Prasad Chirnomula is the chef behind four Thali restaurants in New Haven, Connecticut and also a Mexican restaurant, Oaxaca Kitchen. The Thali restaurants feature cuisines from all over India with dishes such as Konkan Crab from Kerala and Rajasthani kababs and Lal Maas from the North. Chirnomula is also introducing Hyderabadi cuisine with specialties like Degchi Biryani, Dum Ka Murgh and Mirchi Ka Salan.
Thali Two which is a contemporary eatery on the Yale campus is totally vegetarian with focus on South Indian tiffins and snacks like dosas, idli, and vadas as well as chole bhature, poori bhaji and pav bhaji. Ivy Leaguers are enthusiastic in their approval!
When I asked Chirnomula if Indian chefs can move into other cuisines with ease, he said, “Mexican was an easy transition for me as it has similar spices and preparation techniques. Both cuisine styles also utilize careful preparations of their sauces such as curries and moles (Mexican sauces). There are many talented Indian chefs who can bring their unique style to other cuisines and actually enhance them. I recently made a sea bass with a standard American recipe and added Indian spices to turn it into a wonderful multicultural dish.”
Maneet Chauhan, a judge on Food Network’s Emmy Award nominated show Chopped, along with one of her creations—Malai Chicken Hot Dog. (Photos: Food Network)
Indian chefs, it would seem, are also gaining prominence in mainstream media. New York chef Maneet Chauhan is a judge on Food Network’s Emmy Award-nominated show Chopped. In fact, she’s the only Indian woman chef to ever compete on Iron Chef and Next Iron Chef.
From heading Vermilion in Chicago and New York, Chauhan decided to go independent, opening Chauhan Ale & Masala House in Nashville. Can bhangra and dhols be far behind in the capital of country music?
As co-owner and Executive Chef, Chauhan has some interesting fusion food to offer—Malai Methi Salmon served with kalonji-sautéed collard greens, anyone? In her kitchen, the traditional American burger is anointed with mint and served with masala fries, an eclectic blend of tradition and modernity from this Punjabi American!
Fusion and fun
With the vast array of multicultural flavorings vying for our attention on supermarket shelves, it’s not uncommon for consumers to add green chilli and a sprinkle of masala to their spaghetti or Thai spices to jazz up a plain old chicken dish. Savvy chefs have caught on to this trend. And so you have a restaurant like Rohini Dey’s Vermilion (Chicago, New York) that offers Indian cuisine with a Latino beat.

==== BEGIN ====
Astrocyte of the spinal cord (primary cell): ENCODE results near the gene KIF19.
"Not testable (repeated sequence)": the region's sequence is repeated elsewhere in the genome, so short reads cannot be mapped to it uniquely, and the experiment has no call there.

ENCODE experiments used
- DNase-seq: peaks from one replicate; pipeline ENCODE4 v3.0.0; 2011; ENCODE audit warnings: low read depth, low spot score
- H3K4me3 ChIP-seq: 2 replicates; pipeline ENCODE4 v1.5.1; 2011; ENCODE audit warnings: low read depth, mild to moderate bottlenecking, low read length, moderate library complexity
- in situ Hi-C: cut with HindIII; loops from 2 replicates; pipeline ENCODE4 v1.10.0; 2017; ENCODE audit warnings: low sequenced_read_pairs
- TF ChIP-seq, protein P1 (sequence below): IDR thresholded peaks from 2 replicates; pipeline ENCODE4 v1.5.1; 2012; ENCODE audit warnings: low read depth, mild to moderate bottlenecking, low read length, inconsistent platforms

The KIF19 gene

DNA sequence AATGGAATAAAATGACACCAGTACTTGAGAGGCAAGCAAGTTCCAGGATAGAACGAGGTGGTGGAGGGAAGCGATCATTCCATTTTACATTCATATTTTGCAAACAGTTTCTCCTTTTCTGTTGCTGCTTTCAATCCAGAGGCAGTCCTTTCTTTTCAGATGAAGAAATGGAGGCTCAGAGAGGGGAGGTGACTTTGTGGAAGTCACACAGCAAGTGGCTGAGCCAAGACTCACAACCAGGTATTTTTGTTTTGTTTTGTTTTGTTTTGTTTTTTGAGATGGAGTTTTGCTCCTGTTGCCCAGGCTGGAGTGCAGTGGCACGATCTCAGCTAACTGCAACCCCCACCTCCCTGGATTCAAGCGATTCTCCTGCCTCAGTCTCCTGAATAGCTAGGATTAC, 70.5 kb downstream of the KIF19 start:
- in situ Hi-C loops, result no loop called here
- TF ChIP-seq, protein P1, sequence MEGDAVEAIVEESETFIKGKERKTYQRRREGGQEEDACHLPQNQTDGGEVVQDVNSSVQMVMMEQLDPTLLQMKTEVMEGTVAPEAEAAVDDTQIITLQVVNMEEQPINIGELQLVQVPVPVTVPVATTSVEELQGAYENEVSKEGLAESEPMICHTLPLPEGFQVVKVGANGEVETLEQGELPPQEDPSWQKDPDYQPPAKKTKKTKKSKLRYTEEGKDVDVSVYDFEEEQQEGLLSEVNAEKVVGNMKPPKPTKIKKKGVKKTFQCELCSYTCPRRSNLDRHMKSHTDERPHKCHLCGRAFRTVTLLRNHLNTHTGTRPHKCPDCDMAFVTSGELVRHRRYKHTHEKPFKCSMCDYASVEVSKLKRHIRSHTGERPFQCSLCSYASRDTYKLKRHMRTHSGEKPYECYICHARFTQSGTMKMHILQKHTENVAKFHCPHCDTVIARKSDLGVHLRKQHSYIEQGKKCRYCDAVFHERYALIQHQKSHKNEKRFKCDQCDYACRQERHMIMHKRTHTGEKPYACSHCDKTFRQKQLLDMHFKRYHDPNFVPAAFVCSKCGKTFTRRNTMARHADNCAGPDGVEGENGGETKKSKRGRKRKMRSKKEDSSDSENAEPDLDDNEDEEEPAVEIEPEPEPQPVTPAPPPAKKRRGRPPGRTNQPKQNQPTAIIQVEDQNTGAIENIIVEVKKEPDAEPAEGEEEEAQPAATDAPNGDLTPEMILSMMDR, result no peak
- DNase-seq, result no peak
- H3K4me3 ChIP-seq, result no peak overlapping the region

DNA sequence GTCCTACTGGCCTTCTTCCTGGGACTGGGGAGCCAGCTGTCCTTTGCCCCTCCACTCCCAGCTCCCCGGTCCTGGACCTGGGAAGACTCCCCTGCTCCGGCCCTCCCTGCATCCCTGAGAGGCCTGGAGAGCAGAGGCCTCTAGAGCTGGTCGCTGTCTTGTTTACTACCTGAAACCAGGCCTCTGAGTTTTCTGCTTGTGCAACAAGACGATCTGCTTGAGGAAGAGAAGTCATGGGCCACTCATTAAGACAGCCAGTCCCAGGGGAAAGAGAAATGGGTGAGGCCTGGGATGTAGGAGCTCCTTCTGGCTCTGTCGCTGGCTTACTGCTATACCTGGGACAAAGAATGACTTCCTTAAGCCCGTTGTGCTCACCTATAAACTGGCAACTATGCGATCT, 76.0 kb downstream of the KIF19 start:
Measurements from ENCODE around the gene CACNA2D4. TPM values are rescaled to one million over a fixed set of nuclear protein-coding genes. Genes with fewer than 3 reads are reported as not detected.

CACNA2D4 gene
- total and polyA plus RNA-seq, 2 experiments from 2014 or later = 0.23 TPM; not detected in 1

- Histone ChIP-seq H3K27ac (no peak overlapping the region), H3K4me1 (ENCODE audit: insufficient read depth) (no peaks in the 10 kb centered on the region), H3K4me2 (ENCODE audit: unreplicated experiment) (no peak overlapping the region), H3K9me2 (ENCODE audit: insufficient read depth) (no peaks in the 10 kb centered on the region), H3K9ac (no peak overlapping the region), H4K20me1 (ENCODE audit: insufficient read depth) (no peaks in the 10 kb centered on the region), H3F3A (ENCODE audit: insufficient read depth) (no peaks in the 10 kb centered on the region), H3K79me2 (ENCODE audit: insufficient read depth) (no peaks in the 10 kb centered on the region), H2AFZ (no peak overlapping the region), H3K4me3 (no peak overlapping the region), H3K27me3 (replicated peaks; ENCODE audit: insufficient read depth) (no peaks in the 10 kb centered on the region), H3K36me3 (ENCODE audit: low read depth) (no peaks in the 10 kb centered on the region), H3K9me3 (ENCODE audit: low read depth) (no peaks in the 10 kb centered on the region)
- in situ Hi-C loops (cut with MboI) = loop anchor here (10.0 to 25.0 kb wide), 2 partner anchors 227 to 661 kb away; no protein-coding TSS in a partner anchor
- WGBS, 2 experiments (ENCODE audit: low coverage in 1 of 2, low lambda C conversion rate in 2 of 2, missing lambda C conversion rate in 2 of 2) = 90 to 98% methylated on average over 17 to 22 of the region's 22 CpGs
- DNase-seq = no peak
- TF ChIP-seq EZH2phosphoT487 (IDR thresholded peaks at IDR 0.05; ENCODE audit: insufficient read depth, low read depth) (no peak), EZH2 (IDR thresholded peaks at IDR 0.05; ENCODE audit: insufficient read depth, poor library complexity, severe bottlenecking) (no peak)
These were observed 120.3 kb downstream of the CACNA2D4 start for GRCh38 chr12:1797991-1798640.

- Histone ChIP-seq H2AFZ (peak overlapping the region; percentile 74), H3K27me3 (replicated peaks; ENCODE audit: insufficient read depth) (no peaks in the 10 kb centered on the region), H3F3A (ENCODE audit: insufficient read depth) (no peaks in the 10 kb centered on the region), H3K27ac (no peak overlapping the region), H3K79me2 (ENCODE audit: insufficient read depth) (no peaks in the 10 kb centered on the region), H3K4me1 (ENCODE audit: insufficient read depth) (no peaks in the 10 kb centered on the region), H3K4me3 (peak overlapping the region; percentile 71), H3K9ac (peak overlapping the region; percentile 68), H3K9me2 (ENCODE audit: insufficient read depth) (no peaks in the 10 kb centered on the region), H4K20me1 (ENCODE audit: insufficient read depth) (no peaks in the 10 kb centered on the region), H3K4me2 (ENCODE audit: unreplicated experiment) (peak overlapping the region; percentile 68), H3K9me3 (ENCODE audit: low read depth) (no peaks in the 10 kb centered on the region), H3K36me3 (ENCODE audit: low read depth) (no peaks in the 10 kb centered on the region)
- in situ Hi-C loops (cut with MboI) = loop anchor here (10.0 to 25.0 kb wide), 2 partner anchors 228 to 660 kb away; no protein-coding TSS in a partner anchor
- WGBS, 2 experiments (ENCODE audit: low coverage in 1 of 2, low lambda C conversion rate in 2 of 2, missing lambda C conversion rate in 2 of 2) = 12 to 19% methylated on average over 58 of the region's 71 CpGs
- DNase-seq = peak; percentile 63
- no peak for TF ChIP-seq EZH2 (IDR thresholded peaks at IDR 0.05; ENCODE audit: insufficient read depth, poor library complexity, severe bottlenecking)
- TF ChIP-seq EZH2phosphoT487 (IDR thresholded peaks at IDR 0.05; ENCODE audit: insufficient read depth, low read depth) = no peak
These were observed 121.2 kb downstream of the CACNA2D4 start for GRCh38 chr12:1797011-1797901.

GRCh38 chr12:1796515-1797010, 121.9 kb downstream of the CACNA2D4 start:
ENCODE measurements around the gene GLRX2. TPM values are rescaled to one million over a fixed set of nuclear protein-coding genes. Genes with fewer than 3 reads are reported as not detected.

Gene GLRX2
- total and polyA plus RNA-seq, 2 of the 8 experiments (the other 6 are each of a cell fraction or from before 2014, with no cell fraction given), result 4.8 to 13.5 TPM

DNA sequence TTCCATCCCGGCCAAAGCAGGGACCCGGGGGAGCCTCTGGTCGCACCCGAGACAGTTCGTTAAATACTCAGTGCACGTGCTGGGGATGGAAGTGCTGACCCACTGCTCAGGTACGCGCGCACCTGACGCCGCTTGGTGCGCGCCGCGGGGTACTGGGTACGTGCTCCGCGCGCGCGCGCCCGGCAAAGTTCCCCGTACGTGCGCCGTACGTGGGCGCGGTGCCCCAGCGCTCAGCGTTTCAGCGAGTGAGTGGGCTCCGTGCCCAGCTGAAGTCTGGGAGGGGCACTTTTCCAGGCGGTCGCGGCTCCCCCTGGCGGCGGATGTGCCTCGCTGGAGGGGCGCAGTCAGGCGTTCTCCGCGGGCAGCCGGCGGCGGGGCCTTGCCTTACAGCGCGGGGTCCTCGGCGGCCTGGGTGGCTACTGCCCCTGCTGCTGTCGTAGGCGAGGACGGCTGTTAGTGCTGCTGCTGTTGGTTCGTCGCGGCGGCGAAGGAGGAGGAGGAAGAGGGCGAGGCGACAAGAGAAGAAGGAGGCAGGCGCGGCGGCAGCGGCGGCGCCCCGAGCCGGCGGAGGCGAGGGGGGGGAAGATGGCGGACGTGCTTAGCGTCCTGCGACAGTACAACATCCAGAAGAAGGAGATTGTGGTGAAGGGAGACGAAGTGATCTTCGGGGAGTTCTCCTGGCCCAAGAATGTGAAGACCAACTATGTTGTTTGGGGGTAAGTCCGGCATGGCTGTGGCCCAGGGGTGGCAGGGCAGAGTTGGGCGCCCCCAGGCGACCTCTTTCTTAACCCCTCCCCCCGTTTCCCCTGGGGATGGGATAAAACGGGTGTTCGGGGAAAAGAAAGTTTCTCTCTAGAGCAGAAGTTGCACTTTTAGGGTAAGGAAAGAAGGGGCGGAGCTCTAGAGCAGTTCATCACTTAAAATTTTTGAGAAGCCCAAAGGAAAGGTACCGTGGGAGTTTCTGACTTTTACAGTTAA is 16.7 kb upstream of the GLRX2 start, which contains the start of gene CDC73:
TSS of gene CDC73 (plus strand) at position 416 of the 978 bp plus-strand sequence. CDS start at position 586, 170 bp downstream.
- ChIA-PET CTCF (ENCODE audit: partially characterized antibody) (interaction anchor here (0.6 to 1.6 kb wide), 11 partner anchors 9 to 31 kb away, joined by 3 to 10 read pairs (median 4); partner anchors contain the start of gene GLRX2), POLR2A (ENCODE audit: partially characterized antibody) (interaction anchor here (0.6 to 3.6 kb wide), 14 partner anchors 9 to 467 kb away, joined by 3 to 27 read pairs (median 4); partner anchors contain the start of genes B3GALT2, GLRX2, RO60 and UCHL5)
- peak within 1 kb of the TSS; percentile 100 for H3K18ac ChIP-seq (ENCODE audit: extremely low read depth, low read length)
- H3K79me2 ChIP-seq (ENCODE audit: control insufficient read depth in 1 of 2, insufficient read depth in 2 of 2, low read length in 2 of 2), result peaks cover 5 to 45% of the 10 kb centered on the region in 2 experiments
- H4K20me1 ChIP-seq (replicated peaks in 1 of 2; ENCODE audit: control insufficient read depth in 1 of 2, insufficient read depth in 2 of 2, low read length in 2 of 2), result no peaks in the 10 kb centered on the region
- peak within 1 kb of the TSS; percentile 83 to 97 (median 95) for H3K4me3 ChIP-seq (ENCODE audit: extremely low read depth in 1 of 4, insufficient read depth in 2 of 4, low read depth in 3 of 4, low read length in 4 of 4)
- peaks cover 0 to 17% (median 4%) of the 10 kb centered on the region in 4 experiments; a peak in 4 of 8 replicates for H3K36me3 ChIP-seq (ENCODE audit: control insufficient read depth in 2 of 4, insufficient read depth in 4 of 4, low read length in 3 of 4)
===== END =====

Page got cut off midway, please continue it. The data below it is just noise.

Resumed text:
The Drunken Munkey is a new restaurant in New York which specializes in Anglo-Indian food, with classics like Railway Chicken Curry and Anglo-Indian Beef Stew. The menu, designed by owner Arun Mirchandani is laced with Raj nostalgia and unexpected touches of whimsy. So you have a Chilli Cheese Omelette keeping company with his mother’s home recipes like Sindhi Fish Curry and Churchgate Pao Bhaji. It’s a nod to the bistros and supper clubs of ‘Old Bombay’ and certainly offers a different angle to Indian food than what is usually seen in the US.
The fun element in Indian food is a new trend; typically a younger, bolder generation that’s high on experimentation and risk-taking is dabbling in these untested waters. Take start-up entrepreneurs, Jawahar Chirimar, Sam Subramaniam, and M. Mahadevan who came up with the desi version of Chipotle, using the dosa as the centerpiece. Their creation, Soho Tiffin Junction, offers quick and easy meals with a healthy slant—dosas made of wheat and oatmeal batters served with salads and sides. This novel concept has a nutritional calculator, so you know exactly how many calories you are eating (dishes from 450 - 900 calories), allergen information, and vegan offerings, too. The cool part is you can pick your own fillings and have it within a rice bowl or a dosa or a salad bowl. Their first eatery is near New York University, and the hope is that young people will connect to Indian food their way, using digital ordering.